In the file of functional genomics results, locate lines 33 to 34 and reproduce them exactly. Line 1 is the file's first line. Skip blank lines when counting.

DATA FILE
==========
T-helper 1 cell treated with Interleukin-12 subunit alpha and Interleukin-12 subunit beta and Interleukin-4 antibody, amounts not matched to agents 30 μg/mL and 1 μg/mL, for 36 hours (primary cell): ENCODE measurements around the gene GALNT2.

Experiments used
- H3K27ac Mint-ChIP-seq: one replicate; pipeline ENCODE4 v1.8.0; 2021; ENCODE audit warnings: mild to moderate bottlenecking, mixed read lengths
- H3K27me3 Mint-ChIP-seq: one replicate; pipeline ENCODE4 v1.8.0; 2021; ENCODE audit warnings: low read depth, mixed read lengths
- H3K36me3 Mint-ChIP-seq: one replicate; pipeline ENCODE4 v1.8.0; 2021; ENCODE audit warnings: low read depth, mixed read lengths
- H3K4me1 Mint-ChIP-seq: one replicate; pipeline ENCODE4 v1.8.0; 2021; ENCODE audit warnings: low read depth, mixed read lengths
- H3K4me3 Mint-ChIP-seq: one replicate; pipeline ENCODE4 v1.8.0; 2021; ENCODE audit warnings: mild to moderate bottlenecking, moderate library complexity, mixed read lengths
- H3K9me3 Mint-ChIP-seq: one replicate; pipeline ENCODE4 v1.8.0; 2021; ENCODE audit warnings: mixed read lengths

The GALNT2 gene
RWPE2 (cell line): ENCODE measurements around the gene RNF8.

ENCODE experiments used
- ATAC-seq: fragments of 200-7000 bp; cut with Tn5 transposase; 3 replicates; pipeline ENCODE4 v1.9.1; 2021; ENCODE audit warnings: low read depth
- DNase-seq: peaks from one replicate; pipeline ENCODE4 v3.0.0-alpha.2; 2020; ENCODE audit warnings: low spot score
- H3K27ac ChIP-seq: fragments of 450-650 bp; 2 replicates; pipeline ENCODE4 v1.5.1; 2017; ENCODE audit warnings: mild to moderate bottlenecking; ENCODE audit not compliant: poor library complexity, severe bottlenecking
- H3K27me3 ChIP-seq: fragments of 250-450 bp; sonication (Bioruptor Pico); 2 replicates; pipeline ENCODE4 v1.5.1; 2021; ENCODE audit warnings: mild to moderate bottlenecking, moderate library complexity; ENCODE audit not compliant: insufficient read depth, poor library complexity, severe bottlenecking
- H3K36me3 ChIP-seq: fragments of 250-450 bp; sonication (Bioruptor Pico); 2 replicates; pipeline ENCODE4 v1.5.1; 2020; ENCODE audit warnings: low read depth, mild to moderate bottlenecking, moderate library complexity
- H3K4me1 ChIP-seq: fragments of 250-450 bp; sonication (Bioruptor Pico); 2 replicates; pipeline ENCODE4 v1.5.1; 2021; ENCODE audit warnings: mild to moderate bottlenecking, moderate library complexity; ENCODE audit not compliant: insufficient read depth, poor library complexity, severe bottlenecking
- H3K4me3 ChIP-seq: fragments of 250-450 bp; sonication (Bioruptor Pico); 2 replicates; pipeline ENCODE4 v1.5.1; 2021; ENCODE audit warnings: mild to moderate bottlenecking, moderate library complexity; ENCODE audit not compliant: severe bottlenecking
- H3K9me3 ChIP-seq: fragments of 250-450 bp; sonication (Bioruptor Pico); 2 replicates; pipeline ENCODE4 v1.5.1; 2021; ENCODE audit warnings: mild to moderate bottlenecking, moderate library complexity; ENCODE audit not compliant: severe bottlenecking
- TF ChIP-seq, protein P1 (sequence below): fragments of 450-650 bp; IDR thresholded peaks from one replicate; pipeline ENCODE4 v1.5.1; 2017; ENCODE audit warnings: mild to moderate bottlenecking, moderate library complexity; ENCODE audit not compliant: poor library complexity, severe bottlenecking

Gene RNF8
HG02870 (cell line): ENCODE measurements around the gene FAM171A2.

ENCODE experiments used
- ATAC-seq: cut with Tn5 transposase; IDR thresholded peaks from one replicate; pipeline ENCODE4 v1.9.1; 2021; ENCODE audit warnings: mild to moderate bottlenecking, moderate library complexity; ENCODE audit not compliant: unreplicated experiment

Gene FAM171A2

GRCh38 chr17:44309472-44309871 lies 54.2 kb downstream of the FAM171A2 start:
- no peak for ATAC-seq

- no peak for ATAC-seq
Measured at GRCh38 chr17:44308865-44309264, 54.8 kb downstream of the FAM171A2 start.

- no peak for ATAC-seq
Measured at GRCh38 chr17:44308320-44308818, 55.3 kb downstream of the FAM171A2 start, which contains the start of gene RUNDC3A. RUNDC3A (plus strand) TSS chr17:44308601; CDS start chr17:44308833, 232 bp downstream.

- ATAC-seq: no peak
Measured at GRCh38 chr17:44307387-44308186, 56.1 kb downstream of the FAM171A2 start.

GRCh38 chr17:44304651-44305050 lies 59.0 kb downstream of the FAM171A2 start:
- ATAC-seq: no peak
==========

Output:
Measured at GRCh38 chr17:44307387-44308186, 56.1 kb downstream of the FAM171A2 start.

GRCh38 chr17:44304651-44305050 lies 59.0 kb downstream of the FAM171A2 start: